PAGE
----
The Bank of Lithuania became the first nation in the Euro region and the world to officially issue its digital collector coin, LBCOIN, on 23 July. Each issue of LBCOIN is a hallmark of one of the signatories of the Independence Act since it was issued in honor of the 1918 Nation’s Independence Act and its 20 signatories. As reported by TWJ earlier this month, the Bank of Lithuania was set to issue the first cryptocurrency backed by a central bank in the eurozone.
Notably, the state-of-the-art digital collector coin is based on the NEM Blockchain and contains six digital tokens for each physical collector coin. Of the 4,000 LBCOINs disbursed, there are almost 24,000 virtual tokens and 4,000 silver collector coins. Although the Bank of Lithuania stipulates that LBCOIN is not a CBDC, the Bank proposed that it could lead to the realization of a digital currency issued by the State.
By buying an LBCOIN, the collector will obtain a random assortment of digital tokens that can be exchanged for a physical coin; which can be stored in the LBCOIN e-shop, sent as gifts, or even exchanged or transferred to other collectors via the NEM blockchain infrastructure.
The 4,000 silver collector coins, on the other hand, were minted at the Lithuanian Mint. The coins are similar to the standard credit card, both in shape and size. The Lithuanian flag and the national anthem are also included in the binary code. The country coat of arms (Vytis) on the other side of the card is bound by the QR code that connects the coin to the LBCOIN e-shop. The value of each LBCOIN package is 99 EUR (about $115).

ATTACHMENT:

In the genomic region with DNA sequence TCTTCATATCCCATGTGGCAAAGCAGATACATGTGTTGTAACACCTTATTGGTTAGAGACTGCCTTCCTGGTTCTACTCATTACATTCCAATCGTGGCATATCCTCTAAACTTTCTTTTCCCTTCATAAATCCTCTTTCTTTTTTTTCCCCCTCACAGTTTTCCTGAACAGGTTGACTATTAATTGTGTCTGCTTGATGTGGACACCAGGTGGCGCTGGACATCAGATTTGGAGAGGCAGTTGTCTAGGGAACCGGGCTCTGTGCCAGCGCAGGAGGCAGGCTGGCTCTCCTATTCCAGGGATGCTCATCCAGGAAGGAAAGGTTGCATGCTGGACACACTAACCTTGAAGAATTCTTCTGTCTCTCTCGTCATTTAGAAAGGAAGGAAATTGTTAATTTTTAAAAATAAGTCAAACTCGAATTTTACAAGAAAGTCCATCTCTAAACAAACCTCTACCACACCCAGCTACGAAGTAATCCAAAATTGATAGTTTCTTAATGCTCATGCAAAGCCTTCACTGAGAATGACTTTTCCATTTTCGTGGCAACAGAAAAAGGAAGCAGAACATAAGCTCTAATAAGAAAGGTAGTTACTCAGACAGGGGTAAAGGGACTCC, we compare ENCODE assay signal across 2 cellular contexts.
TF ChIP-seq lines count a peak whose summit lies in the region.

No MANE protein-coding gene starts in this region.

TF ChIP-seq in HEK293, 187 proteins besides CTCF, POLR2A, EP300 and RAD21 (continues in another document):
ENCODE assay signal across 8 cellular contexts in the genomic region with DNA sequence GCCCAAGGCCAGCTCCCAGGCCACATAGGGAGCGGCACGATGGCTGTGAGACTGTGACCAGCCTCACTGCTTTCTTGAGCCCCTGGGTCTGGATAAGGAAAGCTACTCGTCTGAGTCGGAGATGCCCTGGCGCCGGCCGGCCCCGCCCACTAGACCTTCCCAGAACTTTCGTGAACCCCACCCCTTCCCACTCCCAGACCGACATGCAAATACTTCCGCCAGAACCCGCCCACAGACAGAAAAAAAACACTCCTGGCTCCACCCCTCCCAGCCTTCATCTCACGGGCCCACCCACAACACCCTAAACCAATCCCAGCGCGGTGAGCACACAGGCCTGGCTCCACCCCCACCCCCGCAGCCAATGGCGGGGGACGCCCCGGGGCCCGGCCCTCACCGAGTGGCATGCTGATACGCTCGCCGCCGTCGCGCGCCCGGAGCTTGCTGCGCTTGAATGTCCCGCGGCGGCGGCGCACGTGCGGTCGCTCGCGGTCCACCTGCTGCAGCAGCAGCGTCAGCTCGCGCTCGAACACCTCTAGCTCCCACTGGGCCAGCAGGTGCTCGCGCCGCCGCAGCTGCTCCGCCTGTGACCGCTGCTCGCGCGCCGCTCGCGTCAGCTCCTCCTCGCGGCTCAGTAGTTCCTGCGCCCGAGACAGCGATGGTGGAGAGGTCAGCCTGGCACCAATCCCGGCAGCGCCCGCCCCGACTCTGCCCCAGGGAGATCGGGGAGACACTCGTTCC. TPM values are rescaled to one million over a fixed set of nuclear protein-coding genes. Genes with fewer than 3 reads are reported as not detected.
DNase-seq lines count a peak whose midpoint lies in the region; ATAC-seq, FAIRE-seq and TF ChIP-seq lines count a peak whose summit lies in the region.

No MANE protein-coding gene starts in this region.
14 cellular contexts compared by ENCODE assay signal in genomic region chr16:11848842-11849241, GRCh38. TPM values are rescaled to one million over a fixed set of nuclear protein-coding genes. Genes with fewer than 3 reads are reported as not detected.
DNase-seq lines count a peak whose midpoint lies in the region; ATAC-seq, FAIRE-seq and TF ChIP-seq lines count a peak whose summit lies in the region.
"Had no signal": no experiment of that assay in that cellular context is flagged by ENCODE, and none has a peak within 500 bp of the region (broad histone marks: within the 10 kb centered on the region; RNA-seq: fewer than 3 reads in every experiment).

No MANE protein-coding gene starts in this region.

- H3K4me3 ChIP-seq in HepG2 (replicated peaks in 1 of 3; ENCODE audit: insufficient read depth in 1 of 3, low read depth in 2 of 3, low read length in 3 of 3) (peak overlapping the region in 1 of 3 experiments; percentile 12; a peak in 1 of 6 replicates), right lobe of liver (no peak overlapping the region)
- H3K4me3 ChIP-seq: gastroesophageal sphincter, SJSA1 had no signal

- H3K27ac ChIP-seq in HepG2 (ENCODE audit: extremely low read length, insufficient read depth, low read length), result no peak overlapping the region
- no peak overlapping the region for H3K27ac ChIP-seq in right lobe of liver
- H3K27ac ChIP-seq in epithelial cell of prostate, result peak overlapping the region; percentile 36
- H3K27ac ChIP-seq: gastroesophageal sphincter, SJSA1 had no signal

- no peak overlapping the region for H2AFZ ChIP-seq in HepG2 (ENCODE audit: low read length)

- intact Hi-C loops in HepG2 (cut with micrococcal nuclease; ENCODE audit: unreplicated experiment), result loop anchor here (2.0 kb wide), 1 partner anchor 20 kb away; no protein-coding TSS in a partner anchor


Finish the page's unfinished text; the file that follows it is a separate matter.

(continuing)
Digital collector coin is not a CBDC
Although there were some rumors, the announcement shed light that the LBCOIN is not a central bank digital currency, which can serve as a digital legal tender. Alternatively, the project is geared towards luring collectors; its goal is to demonstrate how technology can be used to digitize the world.
The chairman of the country’s central bank board, Vitas Vasiliauska, outlined that the LBCOIN project illustrates Lithuania’s swift technological progress. In conclusion, he also noted that the project could lead the authority on a; “firm path towards financial and payment innovation.”